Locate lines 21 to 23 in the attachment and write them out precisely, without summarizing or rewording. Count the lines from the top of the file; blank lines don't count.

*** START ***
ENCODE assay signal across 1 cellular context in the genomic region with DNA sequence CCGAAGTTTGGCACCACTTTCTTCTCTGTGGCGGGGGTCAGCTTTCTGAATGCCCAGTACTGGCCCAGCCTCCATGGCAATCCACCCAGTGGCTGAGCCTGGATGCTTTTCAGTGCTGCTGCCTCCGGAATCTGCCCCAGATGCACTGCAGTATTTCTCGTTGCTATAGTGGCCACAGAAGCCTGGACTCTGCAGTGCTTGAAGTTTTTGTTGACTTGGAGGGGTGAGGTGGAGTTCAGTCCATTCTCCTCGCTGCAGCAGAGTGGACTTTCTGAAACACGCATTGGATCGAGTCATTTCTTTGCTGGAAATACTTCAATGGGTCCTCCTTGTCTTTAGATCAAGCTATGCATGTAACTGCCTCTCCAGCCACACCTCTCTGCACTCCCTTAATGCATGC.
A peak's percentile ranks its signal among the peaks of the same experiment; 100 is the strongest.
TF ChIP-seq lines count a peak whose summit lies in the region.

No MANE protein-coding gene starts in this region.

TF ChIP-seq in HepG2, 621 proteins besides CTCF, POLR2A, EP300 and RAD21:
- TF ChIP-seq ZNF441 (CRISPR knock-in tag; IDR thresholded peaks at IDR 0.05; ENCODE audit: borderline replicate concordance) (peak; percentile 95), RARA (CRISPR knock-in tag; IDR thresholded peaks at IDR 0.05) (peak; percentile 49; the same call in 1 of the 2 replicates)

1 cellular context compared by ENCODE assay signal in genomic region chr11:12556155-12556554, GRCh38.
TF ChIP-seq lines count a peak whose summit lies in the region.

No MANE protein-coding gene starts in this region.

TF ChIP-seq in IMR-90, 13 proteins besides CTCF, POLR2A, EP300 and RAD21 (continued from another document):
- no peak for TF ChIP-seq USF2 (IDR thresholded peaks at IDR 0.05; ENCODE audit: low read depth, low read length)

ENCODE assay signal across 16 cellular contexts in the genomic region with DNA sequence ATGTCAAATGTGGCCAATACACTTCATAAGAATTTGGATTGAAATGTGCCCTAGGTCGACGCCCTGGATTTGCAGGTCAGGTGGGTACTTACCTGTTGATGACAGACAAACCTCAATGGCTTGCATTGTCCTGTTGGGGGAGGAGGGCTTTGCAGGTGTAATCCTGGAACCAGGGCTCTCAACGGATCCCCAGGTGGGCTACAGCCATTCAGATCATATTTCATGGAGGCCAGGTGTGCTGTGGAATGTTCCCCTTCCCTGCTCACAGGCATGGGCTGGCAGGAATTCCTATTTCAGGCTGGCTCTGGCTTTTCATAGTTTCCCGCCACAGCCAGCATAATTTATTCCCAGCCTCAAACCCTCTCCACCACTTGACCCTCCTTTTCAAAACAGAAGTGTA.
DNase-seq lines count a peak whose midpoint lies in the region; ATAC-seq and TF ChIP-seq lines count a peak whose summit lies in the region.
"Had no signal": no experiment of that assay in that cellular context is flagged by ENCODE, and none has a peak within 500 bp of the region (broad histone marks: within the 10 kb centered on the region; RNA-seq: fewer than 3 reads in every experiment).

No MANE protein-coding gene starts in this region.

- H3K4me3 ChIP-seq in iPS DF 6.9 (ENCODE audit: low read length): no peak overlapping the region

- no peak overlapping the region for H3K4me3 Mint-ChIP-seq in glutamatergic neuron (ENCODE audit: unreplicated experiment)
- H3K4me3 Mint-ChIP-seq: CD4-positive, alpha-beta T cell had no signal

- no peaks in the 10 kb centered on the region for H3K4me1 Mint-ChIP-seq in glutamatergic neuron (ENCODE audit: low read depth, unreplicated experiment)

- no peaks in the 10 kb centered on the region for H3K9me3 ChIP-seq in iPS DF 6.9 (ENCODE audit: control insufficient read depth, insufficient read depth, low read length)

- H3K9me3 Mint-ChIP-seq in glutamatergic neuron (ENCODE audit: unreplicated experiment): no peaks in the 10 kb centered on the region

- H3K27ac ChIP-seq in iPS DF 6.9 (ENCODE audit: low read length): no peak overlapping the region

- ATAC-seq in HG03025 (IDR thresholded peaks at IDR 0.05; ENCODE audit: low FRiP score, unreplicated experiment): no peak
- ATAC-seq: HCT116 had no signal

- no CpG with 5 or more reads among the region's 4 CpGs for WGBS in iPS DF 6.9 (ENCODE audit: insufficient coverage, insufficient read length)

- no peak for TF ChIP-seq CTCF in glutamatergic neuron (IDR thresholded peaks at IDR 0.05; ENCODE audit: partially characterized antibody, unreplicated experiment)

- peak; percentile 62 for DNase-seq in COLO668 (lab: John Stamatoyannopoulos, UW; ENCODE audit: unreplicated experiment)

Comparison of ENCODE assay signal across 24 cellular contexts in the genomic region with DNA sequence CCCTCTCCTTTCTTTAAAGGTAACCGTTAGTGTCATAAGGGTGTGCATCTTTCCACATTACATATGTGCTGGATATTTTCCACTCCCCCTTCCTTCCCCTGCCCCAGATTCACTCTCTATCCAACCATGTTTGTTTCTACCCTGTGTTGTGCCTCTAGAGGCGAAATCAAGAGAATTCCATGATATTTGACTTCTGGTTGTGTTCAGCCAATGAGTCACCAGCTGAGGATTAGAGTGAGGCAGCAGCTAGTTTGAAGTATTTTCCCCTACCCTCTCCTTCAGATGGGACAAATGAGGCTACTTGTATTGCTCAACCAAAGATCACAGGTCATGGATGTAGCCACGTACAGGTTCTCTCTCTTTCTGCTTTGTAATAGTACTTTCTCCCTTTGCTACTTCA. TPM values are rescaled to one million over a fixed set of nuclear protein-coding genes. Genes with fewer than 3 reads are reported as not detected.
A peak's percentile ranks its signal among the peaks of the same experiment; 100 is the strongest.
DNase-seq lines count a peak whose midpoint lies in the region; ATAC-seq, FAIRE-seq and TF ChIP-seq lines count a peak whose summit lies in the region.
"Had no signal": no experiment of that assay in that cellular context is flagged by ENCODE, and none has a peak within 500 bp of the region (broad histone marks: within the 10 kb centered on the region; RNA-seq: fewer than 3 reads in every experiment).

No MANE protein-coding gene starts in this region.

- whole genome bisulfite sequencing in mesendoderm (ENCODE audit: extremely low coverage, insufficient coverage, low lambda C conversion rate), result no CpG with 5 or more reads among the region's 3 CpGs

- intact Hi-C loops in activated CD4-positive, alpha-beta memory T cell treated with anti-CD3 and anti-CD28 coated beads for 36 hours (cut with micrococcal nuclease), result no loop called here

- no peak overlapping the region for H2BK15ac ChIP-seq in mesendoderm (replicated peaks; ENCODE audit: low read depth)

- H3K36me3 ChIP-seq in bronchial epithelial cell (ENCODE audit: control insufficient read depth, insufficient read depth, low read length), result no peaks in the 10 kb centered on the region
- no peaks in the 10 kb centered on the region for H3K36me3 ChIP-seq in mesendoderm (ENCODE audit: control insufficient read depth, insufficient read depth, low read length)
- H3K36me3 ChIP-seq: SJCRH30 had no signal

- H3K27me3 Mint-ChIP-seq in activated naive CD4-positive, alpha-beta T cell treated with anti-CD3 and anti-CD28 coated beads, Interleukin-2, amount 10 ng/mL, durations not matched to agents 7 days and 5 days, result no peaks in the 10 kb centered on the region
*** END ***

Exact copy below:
- H3K9me3 Mint-ChIP-seq in glutamatergic neuron (ENCODE audit: unreplicated experiment): no peaks in the 10 kb centered on the region

- H3K27ac ChIP-seq in iPS DF 6.9 (ENCODE audit: low read length): no peak overlapping the region

- ATAC-seq in HG03025 (IDR thresholded peaks at IDR 0.05; ENCODE audit: low FRiP score, unreplicated experiment): no peak